Final minutes: Duncan 35, Parker 31, Ginobili 26.

Final thought: An impressive showing even if the Lakers were without Bryant. Popovich has been praising Parker's advances in leadership and defense, but Parker has never passed the ball better either, despite the seven turnovers this night. What a season.

Wednesday, April 18: Sacramento

A player sitting out a game has three options:

• Watch from the bench with an outfit that includes a sport coat,

• Watch from the bench in uniform-as-a-costume,

• Stay in the locker room and watch on TV.

Duncan wants to watch from the bench, but has no jacket. In the Spurs world, this passes for high drama.

Hello, Sean Marks.

The former Spur, now an assistant in basketball operations, learns he will be volunteering his charcoal-colored coat. Duncan reaches the bench 20 seconds before the horn that signals the national anthem and the end of warmups. Boris Diaw gets the start at power forward.

The organization loves Diaw for his basketball IQ, just as Popovich appreciates the edginess Stephen Jackson injects into a locker room that apparently can be too calm. Backup guard Patty Mills, another addition, was signed when T.J. Ford decided to retire rather than risk further back and neck injury. (Ford was subsequently traded in the Jackson deal with Golden State as salary-cap ballast.) All three were in-season acquisitions, and Pop can't stop talking about having more depth this season than ever before.

The number of bodies has been put to use at several points in the season and is particularly beneficial in a back-to-back-to-back when resting the veterans is a priority. The calendar is starting to catch up to the Spurs. With two games in a row, plus a 1 a.m. arrival in Los Angeles followed by the bus ride to the downtown hotel, plus a 1 a.m. arrival in Sacramento followed by a shorter bus ride to the downtown hotel, players are feeling it as they stretch in the visitor's locker room at Power Balance Pavilion.

"It was hard to get ready, to get loose, to get warmed up to play," Jackson said. "But once the game started, your body lets go and you're into the game and the adrenaline's going. But that third game is definitely tough because you're sore, especially after that tough-fought game against the Lakers."

"It adds up," rookie Kawhi Leonard said.

"The fourth quarter of the third game, you're like, 'Dang. Here it comes,' " center DeJuan Blair said.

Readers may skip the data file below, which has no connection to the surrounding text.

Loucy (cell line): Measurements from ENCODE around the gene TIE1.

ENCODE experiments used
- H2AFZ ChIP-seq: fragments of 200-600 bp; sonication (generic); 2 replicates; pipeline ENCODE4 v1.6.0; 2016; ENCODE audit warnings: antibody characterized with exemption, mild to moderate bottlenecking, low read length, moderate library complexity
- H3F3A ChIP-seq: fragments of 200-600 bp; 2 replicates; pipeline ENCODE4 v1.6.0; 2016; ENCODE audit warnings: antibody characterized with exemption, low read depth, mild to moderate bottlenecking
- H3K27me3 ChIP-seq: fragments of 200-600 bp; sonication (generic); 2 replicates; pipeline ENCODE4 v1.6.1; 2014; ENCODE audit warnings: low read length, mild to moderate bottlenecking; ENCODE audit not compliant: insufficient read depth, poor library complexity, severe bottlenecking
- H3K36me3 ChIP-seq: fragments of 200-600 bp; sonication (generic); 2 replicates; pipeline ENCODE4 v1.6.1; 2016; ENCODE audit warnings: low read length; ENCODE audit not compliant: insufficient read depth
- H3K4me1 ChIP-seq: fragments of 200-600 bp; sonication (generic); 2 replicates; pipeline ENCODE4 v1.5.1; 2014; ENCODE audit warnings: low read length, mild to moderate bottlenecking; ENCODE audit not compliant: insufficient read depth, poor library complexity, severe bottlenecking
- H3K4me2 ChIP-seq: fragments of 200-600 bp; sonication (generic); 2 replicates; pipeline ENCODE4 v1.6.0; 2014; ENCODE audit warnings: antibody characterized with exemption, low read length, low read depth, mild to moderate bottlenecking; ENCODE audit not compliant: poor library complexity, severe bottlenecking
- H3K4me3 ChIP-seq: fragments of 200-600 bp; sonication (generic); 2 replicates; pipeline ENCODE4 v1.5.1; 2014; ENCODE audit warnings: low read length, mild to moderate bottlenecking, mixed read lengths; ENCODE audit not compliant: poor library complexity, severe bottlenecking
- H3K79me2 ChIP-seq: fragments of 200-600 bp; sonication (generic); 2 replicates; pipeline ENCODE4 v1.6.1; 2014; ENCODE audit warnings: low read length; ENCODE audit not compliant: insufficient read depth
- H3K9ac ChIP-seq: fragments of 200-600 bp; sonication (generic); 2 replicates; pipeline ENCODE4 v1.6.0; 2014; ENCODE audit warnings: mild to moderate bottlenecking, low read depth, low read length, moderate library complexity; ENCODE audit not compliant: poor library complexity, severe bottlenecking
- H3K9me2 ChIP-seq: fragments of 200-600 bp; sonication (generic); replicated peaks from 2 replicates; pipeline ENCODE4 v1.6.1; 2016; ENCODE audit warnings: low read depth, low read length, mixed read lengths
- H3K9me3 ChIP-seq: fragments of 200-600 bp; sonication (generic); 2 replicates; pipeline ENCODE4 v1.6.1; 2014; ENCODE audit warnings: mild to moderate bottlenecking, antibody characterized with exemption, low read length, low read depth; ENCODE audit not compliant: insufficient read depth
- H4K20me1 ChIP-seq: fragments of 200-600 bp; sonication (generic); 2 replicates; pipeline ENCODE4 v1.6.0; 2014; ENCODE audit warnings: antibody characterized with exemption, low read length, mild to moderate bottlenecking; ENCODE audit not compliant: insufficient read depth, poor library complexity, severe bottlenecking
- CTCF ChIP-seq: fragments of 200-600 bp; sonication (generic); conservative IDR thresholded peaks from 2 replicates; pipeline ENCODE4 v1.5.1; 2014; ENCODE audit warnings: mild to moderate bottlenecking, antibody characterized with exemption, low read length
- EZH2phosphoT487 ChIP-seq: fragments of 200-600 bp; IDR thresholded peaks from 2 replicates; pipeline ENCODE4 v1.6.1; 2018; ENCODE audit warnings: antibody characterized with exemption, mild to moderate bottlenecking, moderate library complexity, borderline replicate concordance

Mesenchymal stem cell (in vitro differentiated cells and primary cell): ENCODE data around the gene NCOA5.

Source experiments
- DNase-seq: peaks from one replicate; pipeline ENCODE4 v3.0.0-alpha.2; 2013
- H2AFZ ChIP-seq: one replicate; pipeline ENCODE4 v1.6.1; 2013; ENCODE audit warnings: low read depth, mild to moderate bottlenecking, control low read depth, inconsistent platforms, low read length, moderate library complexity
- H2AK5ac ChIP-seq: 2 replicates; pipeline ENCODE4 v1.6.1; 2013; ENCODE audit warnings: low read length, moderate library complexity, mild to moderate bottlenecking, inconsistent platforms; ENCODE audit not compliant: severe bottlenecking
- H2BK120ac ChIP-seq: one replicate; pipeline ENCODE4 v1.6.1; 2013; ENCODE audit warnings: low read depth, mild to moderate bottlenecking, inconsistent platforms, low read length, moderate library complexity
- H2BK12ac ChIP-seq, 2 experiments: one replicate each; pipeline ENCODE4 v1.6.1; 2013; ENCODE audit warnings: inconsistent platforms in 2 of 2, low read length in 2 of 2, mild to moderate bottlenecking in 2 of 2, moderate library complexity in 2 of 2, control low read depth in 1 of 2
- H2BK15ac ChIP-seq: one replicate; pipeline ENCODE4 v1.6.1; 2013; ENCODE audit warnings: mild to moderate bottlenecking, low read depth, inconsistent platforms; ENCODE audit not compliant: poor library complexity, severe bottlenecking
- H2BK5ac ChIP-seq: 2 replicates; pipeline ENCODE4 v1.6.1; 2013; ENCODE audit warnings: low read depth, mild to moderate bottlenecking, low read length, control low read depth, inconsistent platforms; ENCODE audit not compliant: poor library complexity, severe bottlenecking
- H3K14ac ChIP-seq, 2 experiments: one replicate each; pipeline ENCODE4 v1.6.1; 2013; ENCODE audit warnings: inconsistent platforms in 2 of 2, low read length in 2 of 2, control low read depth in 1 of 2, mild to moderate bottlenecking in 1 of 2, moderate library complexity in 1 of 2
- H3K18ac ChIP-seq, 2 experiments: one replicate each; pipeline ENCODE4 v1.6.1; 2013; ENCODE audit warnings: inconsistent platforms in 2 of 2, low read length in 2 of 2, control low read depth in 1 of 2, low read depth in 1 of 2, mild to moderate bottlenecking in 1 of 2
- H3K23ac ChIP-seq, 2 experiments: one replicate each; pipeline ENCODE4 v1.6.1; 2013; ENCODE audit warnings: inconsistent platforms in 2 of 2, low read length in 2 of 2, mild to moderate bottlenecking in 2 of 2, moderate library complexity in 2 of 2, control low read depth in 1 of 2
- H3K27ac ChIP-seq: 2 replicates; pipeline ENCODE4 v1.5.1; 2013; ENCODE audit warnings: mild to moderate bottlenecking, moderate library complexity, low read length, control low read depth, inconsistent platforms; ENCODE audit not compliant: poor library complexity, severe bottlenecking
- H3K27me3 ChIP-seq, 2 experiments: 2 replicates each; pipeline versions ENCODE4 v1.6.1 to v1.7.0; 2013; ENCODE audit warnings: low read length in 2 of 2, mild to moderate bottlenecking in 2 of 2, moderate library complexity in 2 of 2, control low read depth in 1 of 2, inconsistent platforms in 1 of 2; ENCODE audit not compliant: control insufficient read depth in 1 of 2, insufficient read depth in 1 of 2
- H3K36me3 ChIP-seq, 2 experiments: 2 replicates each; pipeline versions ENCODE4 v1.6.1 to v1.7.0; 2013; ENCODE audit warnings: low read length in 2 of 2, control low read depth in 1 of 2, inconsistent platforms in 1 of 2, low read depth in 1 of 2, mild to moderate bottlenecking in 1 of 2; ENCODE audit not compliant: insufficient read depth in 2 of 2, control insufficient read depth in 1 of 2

Here comes the burn in the legs. Here comes the panting.

It doesn't show much, though. The Kings shoot 51.1 percent the first half and trail only 58-57 at halftime, then get left behind in the third quarter. There is no need to sweat the fourth.

The Spurs have won for the third time in as many nights, looking in control (as they should have been considering the opponents), getting wins while getting rest and earning a half-game lead over the Thunder for No. 1 in the West. Popovich's good mood the first night carried all the way.

"Pop is so careful with the minutes," Ginobili says in the near-empty locker room, just before walking to the bus for the ride out of Sacramento. "I played 14 in the first game, 25, I think, in L.A., today less than 20. Imagine the Dallas-Utah game (triple-overtime on Monday). They played 53 minutes, some of the guys. I didn't play 53 in all three games. TD didn't play today. I don't think that is a problem. We played well and we took care of business when it counted."

Final score: Spurs 127, Kings 102.

Final minutes: Duncan 0, Parker 25, Ginobili 17. (Three-game totals: Duncan 46, Parker 71, Ginobili 58.)

Final thought: Ginobili's math on his combined playing time is slightly off -- he was standing in the middle of the locker room, without stats for reference -- but he otherwise got the trip 100 percent right. The Spurs played well. The Spurs took care of business.

Scott Howard-Cooper has covered the NBA since 1988. You can e-mail him here and follow him on twitter.